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Copyright: Course Reading

“If you carry out copying yourself, you must be sure that you are familiar with the Licence requirements.”

CLA Higher Education Licence Quick Guide for Academic Staff (2019)

CLA HE Licence

The University of Hull holds the Copyright Licensing Agency's HE Licence,  which enables University staff to make digital or print copies for students from most published books and journals, subject to the following limits per module:

  • Taken from a book or journal which is part of the University's collections (print or online)*
  • Maximum 1 chapter or 10% of a book (whichever is greater) 
  • Maximum 1 article from any issue of a journal
  • 1 short story or poem from an anthology (max. 10 pages)
  • Only available to students taking the module concerned (ideally via Reading Lists at Hull), for the duration of the module.

*If the Library does not stock the publication, a copy can be made from a book or journal article legally sourced by the lecturer, until the Library is able to acquire the material for stock.

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The full User Guidelines for the CLA HE Licence explore the restrictions and exceptions in more detail.

Lecturers and tutors who intend to provide students with digital copies (scans) of printed texts for course reading must use the Library's Digitization Service, to ensure compliance with licence terms.  This is also the best way to ensure the copy created is an accessible one. Requests for digitization should be submitted via Reading Lists at Hull.

A small number of publishers have excluded some or all of their titles from the CLA Licence (they can be identified using the CLA's Check Permissions tool).  In these cases, UK copyright law enables teachers to justify making their own copies in some circumstances:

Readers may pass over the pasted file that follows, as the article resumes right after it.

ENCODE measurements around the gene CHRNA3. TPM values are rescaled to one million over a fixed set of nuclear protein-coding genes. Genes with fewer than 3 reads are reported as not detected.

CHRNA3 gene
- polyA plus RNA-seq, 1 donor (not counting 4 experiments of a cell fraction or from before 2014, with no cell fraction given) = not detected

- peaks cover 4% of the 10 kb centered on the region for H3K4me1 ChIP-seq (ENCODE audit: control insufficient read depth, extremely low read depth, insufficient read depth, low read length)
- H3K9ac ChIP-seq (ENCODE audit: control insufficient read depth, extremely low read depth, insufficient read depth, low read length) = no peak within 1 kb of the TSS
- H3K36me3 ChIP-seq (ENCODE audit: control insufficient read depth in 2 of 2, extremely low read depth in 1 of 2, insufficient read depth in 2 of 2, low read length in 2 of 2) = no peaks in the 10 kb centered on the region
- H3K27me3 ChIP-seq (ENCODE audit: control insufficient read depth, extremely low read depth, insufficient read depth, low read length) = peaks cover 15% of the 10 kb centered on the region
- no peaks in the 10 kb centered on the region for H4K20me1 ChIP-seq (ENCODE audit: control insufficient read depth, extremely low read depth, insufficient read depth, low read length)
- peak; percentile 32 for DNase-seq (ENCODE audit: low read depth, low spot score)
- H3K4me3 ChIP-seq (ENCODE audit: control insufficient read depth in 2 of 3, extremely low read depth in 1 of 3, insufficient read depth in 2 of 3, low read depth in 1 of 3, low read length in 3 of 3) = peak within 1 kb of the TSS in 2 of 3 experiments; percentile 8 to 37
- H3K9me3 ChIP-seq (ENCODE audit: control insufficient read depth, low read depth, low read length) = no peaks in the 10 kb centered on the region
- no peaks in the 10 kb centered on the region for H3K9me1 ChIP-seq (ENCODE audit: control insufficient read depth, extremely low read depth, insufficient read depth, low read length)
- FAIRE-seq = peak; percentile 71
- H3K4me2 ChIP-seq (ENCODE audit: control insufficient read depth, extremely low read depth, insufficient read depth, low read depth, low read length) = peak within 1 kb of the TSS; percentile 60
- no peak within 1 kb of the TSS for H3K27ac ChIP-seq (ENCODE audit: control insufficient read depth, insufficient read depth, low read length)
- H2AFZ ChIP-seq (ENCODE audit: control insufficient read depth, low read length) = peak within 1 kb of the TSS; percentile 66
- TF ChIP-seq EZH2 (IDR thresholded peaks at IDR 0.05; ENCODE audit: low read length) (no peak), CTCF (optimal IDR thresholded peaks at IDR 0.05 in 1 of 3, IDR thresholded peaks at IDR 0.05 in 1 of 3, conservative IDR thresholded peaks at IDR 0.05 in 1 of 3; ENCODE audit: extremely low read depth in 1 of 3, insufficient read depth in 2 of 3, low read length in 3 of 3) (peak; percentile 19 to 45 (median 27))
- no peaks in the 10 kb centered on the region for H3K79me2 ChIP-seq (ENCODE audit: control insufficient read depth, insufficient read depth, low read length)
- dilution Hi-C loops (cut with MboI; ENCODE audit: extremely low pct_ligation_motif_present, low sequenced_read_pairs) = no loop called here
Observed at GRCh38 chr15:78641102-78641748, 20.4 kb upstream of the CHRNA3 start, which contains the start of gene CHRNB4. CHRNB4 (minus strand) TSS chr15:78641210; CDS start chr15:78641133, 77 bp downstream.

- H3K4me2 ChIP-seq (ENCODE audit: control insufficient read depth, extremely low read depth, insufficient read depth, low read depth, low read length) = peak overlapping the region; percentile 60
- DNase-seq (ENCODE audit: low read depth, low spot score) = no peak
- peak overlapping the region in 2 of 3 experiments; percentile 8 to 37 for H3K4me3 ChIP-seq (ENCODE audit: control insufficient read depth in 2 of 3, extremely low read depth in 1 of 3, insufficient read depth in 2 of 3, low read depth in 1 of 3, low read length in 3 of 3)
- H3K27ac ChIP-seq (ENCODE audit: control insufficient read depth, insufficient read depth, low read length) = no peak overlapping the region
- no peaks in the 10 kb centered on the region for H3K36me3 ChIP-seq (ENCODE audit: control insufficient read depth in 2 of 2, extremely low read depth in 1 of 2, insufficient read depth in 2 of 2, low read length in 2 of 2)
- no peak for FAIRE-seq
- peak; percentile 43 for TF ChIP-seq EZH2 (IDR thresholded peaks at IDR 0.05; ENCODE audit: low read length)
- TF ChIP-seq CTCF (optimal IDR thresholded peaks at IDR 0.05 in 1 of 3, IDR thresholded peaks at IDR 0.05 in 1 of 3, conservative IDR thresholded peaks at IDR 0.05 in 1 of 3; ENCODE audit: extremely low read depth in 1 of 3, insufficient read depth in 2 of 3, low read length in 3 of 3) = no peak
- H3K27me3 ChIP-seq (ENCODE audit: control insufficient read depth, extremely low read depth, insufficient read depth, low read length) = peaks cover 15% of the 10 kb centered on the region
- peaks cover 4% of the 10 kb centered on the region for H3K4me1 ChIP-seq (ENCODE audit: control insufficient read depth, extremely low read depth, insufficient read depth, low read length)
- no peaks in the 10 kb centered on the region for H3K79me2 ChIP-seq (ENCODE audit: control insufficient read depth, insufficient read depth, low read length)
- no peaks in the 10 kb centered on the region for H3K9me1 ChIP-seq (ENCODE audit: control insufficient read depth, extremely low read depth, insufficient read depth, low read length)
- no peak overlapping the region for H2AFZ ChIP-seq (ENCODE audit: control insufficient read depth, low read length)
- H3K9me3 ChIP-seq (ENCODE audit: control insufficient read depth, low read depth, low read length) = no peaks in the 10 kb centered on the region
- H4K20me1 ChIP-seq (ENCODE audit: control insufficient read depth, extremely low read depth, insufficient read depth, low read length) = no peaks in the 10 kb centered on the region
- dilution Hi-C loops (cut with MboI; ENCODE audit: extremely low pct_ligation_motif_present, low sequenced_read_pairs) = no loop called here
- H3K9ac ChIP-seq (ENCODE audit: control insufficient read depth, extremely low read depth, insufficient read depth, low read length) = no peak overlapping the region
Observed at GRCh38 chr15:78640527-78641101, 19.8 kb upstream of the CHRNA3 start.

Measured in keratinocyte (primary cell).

Copying and use of extracts of works by educational establishments (CDPA s 36):

  • No more than 5% of a work in a period of 12 months
  • Distributed on a secure network (such as an institutional VLE)
  • Takes precedence over any restrictive terms of use imposed by the publisher.

Illustration for Instruction (CDPA s 32):

  • No limit to the  amount copied, providing the use is 'fair dealing', i.e. no impact on the rights-holder's market
  • The copy can be made by a teacher or a student
  • Arguably,  "instruction" implies something more dynamic than self-study, such as using the material copied for the specific purpose of a classroom activity or assessment.

Accessible copies

 sitting in a wheelchair icon                          If a student has a disability or impairment which impacts on their use of course reading in its original format, then they are entitled to copy the entire work into an accessible format, or ask someone else to make an accessible copy for them.

Contact the Library's Digitization Service for help sourcing and creating accessible versions of course reading.

UK HE copyright specialists at have published a guide to the Exceptions for Disability in UK copyright law.

eBooks and journals

Almost all of the Library's eBooks and eJournals can be accessed off-campus, and an increasing number of authors take advantage of opportunities to publish their work on an open access platform Instead of making copies,  you can create an online reading list for students with direct links to the Library catalogue and subscribed or free resources:

If students report difficulties connecting to Library resources off-campus, please encourage them to ask for help.


See the Library's guide to Open Access Discovery for recommended directories of scholarly OA books and journals, plus tips and tools to help you quickly find OA versions of published works.